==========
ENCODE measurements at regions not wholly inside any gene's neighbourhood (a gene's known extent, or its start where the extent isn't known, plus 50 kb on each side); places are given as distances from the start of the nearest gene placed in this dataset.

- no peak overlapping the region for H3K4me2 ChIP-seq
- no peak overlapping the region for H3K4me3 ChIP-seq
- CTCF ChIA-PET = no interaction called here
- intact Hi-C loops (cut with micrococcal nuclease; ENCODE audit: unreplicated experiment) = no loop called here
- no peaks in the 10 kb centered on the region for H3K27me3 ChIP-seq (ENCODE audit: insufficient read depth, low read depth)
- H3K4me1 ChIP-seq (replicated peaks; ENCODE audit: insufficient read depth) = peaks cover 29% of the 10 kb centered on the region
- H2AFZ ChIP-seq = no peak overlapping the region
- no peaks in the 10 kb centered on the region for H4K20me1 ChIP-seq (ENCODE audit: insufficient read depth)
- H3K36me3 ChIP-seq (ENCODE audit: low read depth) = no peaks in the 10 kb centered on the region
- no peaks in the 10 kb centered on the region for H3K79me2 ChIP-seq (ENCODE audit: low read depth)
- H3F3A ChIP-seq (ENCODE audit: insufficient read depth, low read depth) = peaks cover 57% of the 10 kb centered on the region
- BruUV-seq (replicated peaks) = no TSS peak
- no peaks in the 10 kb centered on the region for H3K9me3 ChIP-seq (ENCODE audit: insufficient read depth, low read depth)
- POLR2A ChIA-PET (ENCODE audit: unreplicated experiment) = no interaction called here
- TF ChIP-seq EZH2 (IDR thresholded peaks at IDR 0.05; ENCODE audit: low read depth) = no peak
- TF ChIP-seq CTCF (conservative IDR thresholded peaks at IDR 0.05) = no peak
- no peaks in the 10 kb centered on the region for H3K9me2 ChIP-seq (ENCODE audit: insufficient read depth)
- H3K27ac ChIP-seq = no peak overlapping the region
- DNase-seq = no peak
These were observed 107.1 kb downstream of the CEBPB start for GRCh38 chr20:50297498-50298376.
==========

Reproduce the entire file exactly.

ENCODE measurements at regions not wholly inside any gene's neighbourhood (a gene's known extent, or its start where the extent isn't known, plus 50 kb on each side); places are given as distances from the start of the nearest gene placed in this dataset.

- no peak overlapping the region for H3K4me2 ChIP-seq
- no peak overlapping the region for H3K4me3 ChIP-seq
- CTCF ChIA-PET = no interaction called here
- intact Hi-C loops (cut with micrococcal nuclease; ENCODE audit: unreplicated experiment) = no loop called here
- no peaks in the 10 kb centered on the region for H3K27me3 ChIP-seq (ENCODE audit: insufficient read depth, low read depth)
- H3K4me1 ChIP-seq (replicated peaks; ENCODE audit: insufficient read depth) = peaks cover 29% of the 10 kb centered on the region
- H2AFZ ChIP-seq = no peak overlapping the region
- no peaks in the 10 kb centered on the region for H4K20me1 ChIP-seq (ENCODE audit: insufficient read depth)
- H3K36me3 ChIP-seq (ENCODE audit: low read depth) = no peaks in the 10 kb centered on the region
- no peaks in the 10 kb centered on the region for H3K79me2 ChIP-seq (ENCODE audit: low read depth)
- H3F3A ChIP-seq (ENCODE audit: insufficient read depth, low read depth) = peaks cover 57% of the 10 kb centered on the region
- BruUV-seq (replicated peaks) = no TSS peak
- no peaks in the 10 kb centered on the region for H3K9me3 ChIP-seq (ENCODE audit: insufficient read depth, low read depth)
- POLR2A ChIA-PET (ENCODE audit: unreplicated experiment) = no interaction called here
- TF ChIP-seq EZH2 (IDR thresholded peaks at IDR 0.05; ENCODE audit: low read depth) = no peak
- TF ChIP-seq CTCF (conservative IDR thresholded peaks at IDR 0.05) = no peak
- no peaks in the 10 kb centered on the region for H3K9me2 ChIP-seq (ENCODE audit: insufficient read depth)
- H3K27ac ChIP-seq = no peak overlapping the region
- DNase-seq = no peak
These were observed 107.1 kb downstream of the CEBPB start for GRCh38 chr20:50297498-50298376.